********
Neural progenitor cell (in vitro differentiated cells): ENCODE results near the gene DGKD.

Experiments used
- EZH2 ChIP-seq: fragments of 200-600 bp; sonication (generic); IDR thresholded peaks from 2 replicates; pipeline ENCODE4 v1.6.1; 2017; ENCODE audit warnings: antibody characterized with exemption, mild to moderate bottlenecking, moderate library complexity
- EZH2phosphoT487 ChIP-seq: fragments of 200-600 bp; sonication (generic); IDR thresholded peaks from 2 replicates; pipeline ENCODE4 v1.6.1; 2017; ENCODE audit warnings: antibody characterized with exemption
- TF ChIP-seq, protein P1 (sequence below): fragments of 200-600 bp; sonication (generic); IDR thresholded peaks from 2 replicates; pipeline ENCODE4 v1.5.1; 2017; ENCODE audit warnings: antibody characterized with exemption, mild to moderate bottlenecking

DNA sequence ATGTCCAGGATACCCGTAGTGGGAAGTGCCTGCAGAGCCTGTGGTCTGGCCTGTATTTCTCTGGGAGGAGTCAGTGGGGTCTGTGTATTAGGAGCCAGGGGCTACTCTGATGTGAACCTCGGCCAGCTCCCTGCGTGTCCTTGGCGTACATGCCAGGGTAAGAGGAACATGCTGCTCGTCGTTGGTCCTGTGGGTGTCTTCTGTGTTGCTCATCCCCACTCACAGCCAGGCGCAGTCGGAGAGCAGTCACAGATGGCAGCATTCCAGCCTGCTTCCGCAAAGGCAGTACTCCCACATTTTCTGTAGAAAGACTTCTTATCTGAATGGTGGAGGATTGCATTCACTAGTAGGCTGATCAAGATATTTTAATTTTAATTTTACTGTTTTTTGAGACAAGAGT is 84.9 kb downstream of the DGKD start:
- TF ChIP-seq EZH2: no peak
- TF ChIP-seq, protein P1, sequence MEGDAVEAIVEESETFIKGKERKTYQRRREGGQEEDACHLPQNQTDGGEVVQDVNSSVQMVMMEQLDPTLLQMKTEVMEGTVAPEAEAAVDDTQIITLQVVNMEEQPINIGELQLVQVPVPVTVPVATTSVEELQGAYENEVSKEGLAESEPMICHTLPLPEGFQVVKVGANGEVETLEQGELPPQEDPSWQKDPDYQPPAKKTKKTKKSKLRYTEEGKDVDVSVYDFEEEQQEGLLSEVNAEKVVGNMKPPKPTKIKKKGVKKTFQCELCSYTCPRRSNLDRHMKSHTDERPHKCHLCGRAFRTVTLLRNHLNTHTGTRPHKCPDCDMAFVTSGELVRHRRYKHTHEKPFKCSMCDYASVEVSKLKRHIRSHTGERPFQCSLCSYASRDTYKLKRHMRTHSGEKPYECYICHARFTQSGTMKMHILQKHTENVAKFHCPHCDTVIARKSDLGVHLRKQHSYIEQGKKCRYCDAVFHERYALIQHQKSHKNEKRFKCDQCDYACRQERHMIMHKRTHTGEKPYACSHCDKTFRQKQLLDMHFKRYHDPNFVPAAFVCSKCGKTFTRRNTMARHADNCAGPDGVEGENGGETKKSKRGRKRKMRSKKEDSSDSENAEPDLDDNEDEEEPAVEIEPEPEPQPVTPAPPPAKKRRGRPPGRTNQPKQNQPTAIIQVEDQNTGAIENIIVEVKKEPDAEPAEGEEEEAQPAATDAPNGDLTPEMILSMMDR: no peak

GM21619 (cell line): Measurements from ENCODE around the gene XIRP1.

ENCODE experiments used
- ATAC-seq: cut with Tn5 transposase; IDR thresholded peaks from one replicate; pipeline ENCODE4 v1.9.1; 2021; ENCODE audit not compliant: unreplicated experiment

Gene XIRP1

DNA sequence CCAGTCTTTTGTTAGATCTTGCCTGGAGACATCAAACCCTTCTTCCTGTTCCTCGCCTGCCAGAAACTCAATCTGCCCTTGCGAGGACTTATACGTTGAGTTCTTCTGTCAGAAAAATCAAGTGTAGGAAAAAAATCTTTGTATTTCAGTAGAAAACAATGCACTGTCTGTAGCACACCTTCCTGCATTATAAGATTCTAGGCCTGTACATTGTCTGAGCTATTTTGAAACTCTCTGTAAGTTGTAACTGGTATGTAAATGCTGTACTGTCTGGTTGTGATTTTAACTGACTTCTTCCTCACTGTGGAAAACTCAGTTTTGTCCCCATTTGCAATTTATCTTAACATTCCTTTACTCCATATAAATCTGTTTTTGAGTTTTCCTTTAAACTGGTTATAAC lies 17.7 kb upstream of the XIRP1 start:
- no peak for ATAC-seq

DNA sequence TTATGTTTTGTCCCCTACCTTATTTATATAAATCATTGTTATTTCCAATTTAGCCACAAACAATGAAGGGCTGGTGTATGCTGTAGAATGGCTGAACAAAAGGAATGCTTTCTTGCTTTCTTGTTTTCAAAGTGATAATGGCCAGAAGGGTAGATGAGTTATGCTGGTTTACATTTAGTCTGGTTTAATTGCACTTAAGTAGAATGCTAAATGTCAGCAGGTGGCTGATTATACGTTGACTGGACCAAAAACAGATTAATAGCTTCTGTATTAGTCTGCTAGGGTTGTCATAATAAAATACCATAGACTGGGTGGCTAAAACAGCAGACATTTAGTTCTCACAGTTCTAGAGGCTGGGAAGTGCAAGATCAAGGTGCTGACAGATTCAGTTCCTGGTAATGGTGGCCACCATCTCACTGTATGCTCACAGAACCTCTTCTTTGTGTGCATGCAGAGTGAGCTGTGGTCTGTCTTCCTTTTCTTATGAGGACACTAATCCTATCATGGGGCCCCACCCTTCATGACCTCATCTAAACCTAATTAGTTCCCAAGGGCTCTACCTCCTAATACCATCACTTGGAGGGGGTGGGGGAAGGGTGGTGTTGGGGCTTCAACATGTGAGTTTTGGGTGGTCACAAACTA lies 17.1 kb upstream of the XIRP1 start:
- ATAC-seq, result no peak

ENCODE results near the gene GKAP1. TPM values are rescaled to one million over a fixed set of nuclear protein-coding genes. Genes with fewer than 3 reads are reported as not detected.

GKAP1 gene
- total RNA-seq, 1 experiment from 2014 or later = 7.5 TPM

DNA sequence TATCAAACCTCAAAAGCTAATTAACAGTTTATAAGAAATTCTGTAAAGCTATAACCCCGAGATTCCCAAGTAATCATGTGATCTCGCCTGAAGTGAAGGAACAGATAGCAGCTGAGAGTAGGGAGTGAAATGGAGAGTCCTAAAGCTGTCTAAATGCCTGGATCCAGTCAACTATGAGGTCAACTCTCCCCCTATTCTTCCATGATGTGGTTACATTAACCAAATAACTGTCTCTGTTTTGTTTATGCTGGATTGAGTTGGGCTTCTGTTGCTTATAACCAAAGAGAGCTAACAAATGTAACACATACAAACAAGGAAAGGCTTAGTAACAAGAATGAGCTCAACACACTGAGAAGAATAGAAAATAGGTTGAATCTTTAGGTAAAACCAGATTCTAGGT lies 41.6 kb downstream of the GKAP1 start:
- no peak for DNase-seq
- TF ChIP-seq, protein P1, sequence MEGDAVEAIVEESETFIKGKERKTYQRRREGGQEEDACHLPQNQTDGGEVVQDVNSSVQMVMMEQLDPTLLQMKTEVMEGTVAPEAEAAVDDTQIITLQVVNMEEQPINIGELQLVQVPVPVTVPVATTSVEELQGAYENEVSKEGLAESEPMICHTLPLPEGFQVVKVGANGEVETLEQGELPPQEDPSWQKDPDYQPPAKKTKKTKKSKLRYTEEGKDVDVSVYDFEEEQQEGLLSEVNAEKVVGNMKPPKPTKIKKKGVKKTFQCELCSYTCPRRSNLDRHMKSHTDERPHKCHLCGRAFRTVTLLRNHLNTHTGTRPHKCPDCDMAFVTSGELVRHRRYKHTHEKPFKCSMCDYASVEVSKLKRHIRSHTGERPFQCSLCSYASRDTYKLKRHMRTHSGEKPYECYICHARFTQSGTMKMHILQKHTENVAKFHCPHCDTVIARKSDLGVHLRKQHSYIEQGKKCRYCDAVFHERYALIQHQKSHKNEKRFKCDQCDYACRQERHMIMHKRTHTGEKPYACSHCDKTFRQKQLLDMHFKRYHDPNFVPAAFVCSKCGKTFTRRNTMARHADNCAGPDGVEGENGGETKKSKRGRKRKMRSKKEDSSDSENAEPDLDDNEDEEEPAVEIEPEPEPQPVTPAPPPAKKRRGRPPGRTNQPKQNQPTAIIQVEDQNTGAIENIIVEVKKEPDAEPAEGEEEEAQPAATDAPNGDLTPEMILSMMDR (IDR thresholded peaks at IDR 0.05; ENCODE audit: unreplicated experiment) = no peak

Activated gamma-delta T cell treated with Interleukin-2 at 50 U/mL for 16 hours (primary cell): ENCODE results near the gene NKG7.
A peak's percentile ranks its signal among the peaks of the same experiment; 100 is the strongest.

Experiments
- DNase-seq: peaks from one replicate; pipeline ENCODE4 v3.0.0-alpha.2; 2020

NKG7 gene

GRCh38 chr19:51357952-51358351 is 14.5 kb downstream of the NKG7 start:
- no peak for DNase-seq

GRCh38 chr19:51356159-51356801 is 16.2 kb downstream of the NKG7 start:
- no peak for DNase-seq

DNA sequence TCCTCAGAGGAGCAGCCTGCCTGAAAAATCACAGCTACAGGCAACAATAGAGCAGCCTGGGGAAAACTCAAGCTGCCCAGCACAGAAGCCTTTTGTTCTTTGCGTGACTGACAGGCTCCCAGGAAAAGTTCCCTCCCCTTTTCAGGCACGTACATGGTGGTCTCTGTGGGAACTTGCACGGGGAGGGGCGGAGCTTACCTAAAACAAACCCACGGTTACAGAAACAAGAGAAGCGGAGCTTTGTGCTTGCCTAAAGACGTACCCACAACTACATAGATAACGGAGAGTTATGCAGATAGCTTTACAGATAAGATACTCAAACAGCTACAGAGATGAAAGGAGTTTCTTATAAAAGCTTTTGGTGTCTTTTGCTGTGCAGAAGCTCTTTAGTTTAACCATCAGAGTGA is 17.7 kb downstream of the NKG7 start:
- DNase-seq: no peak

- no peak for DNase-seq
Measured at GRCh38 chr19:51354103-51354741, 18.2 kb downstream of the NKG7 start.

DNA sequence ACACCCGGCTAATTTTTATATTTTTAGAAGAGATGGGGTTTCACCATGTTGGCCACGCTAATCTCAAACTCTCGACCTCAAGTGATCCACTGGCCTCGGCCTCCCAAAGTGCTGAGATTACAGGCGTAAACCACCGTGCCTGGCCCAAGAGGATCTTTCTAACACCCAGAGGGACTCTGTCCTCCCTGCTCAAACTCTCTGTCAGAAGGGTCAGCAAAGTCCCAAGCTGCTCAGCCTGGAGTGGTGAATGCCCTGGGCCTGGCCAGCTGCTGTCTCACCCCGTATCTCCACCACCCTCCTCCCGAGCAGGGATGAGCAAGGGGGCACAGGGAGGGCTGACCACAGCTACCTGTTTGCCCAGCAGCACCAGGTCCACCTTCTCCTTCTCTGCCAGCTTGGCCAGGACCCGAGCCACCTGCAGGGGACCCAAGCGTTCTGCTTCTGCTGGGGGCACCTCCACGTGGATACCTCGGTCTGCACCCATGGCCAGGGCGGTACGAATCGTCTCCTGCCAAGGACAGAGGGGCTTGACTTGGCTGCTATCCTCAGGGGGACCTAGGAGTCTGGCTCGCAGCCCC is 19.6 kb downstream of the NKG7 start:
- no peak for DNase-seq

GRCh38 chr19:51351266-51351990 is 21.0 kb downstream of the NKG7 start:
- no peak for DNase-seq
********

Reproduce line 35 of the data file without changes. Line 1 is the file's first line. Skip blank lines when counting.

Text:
Measured at GRCh38 chr19:51354103-51354741, 18.2 kb downstream of the NKG7 start.